For those counting, there is an extra issue of The Bookseller this year. And it’s a bumper one, too. Our annual list of the trade’s 150 influencers shows everyone and everything that is good, bad and somewhere in between within our business after another year of toil, trouble and triumph. As my colleague Tom Tivnan writes in his introduction, after spending much of 2020 in a state of flux, 2021 meant a shift of gear for the powerful, a realisation that to manage effectively during these continuing dark times took a new set of skills, a deftness of touch perhaps along with a reconfiguration of what it means to lead. There has also been a shift in what influence means (or at least what it means in this context)—those making the biggest changes in the book trade in 2021 were not necessarily those running the biggest businesses during the year.
The challenges of the past 24 months have brought their own demands—just under half of the list are new since 2020. Publishing doesn’t change fast, of course, but nevertheless from the bigger publishers’ relentless hunger to acquire the smaller players to the appointment of a woman—Joanna Prior—to run top four publisher Pan Macmillan, we are beginning to see how publishing will look as it emerges from the pandemic. And yes, I do realise that a bit of that sentence belongs in the 1970s.
Some of our audience are leery about such lists, and I sympathise with their views. Perhaps no one power list is perfect (in fact far from it, as we learn after each publication), nevertheless their value builds over time, reflecting over a decade how the business has renewed itself. For its first 11 years men made up the majority of places, now women are in the ascendancy. Not everything moves as decisively. A few years ago we would have been delighted with this list’s inclusive crop (18%), but today it already feels a step behind. Focus just on the top jobs within the big trade publishers and that ratio reduces dramatically. As S&S UK c.e.o. Ian Chapman writes, “having principles is not just a ‘nice to have’”.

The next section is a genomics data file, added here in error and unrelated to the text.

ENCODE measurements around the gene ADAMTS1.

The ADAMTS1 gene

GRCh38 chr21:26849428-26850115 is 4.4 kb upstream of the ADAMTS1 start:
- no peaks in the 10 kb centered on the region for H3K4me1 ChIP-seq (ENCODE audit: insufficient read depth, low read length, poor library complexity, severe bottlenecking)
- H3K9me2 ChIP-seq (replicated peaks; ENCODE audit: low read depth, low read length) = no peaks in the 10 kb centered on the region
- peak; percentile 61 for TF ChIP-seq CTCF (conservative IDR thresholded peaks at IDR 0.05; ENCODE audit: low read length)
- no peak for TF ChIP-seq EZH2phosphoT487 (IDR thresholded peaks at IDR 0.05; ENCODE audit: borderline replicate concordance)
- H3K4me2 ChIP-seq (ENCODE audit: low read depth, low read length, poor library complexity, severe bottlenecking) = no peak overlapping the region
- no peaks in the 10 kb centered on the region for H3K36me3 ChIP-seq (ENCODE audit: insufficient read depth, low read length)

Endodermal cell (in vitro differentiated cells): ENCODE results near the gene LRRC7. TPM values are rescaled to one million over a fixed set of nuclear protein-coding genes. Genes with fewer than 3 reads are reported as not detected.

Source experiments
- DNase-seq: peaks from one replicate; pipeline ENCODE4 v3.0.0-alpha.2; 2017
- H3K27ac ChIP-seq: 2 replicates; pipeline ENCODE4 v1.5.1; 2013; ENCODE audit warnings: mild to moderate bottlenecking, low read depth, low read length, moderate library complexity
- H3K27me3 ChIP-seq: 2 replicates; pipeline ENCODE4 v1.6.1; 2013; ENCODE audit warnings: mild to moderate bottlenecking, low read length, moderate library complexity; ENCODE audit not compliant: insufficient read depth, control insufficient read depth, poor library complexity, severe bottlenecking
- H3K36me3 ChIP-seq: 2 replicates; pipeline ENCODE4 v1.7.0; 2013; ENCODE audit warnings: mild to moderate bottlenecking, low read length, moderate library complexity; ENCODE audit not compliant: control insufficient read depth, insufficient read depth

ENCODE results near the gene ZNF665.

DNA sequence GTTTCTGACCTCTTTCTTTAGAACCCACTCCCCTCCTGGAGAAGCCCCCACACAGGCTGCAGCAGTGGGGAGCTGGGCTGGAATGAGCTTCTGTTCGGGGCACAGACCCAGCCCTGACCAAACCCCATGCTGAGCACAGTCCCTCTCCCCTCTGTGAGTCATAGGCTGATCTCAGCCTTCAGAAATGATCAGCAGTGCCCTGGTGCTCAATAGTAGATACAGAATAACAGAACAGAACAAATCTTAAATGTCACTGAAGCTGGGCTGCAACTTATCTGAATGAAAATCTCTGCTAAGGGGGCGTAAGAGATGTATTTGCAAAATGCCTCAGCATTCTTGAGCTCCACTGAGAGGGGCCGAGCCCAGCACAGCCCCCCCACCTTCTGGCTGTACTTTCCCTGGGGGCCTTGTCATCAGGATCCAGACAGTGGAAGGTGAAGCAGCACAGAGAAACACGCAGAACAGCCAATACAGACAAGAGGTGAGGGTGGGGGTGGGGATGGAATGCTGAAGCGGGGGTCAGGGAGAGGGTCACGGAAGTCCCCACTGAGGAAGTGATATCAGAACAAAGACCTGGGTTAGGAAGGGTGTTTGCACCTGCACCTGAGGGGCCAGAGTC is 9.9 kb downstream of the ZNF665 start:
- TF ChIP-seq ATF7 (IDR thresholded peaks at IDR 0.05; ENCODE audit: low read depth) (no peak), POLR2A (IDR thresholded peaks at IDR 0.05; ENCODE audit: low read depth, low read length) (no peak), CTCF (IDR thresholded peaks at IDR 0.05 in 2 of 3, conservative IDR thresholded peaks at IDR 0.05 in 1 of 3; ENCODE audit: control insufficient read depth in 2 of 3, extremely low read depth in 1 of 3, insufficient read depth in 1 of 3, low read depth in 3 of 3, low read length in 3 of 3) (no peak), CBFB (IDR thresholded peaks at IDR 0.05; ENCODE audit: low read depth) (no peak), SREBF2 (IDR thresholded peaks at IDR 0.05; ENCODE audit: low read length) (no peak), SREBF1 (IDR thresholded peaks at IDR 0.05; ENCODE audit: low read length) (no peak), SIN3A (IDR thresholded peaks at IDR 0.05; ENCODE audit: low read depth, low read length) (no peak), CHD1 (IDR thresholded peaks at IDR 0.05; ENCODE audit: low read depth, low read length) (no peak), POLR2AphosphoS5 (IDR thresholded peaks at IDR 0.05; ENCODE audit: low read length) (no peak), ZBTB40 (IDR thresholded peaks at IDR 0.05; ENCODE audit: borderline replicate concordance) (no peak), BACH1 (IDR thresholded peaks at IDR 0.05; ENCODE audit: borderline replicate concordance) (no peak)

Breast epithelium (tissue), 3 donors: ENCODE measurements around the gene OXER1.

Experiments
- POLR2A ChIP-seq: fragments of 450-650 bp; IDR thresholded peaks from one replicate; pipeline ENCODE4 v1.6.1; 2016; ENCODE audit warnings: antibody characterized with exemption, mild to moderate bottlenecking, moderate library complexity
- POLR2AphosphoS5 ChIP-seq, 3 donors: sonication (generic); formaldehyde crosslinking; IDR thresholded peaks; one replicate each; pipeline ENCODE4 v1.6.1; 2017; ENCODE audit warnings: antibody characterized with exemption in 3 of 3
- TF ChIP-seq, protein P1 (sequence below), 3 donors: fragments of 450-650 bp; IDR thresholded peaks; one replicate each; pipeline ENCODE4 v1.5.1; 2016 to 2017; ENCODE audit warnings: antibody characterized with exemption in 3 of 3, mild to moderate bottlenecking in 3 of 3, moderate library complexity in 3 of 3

For all of that, in reading the entries this year, I was mostly struck by the positive tone and the sense that despite the challenges we all face, we are rising to them. I would not want to single out individuals, except since we do, it is worth further highlighting what makes our 151st, our de facto “person of the year”. For in Bernardine Evaristo, the Booker has never had a winner who has worn the prize so well and used it so effectively, not for herself but for those around her, those below her, and perhaps most importantly, those above. Evaristo shows the power of the platform, but also the importance of giving voice.
As I sign off after another year, a thank to you all our readers, contributors and colleagues. I’ve never thought trade magazines should be aloof from the industries they cover, and as a result we share in your anxieties, complexities and failings. I feel we got a lot right in 2021, but I won’t pretend we didn’t also get some things wrong. Luckily, 2022 is just around the corner to sort it all out. See you there.